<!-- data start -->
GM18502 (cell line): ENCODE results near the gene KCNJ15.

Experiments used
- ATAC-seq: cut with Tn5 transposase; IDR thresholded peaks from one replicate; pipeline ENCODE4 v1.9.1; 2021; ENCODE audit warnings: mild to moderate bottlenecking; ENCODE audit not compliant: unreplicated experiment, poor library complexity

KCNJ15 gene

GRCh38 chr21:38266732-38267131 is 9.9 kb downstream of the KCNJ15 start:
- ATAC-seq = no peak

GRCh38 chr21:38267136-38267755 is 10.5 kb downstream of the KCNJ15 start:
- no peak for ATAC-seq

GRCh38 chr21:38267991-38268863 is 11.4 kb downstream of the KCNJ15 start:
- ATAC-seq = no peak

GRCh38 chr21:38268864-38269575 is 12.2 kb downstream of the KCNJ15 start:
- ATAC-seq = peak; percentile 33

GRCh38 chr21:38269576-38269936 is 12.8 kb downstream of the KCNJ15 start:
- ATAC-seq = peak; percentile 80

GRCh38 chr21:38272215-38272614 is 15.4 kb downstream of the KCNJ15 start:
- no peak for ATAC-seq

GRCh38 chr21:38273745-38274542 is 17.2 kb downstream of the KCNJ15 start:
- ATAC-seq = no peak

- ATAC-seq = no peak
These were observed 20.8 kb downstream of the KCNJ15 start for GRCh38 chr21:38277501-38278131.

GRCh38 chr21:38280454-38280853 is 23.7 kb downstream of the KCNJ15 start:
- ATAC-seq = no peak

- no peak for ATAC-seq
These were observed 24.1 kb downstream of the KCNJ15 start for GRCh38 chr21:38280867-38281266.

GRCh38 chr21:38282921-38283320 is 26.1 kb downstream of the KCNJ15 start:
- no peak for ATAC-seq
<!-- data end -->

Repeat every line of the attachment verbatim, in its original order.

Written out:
GM18502 (cell line): ENCODE results near the gene KCNJ15.

Experiments used
- ATAC-seq: cut with Tn5 transposase; IDR thresholded peaks from one replicate; pipeline ENCODE4 v1.9.1; 2021; ENCODE audit warnings: mild to moderate bottlenecking; ENCODE audit not compliant: unreplicated experiment, poor library complexity

KCNJ15 gene

GRCh38 chr21:38266732-38267131 is 9.9 kb downstream of the KCNJ15 start:
- ATAC-seq = no peak

GRCh38 chr21:38267136-38267755 is 10.5 kb downstream of the KCNJ15 start:
- no peak for ATAC-seq

GRCh38 chr21:38267991-38268863 is 11.4 kb downstream of the KCNJ15 start:
- ATAC-seq = no peak

GRCh38 chr21:38268864-38269575 is 12.2 kb downstream of the KCNJ15 start:
- ATAC-seq = peak; percentile 33

GRCh38 chr21:38269576-38269936 is 12.8 kb downstream of the KCNJ15 start:
- ATAC-seq = peak; percentile 80

GRCh38 chr21:38272215-38272614 is 15.4 kb downstream of the KCNJ15 start:
- no peak for ATAC-seq

GRCh38 chr21:38273745-38274542 is 17.2 kb downstream of the KCNJ15 start:
- ATAC-seq = no peak

- ATAC-seq = no peak
These were observed 20.8 kb downstream of the KCNJ15 start for GRCh38 chr21:38277501-38278131.

GRCh38 chr21:38280454-38280853 is 23.7 kb downstream of the KCNJ15 start:
- ATAC-seq = no peak

- no peak for ATAC-seq
These were observed 24.1 kb downstream of the KCNJ15 start for GRCh38 chr21:38280867-38281266.

GRCh38 chr21:38282921-38283320 is 26.1 kb downstream of the KCNJ15 start:
- no peak for ATAC-seq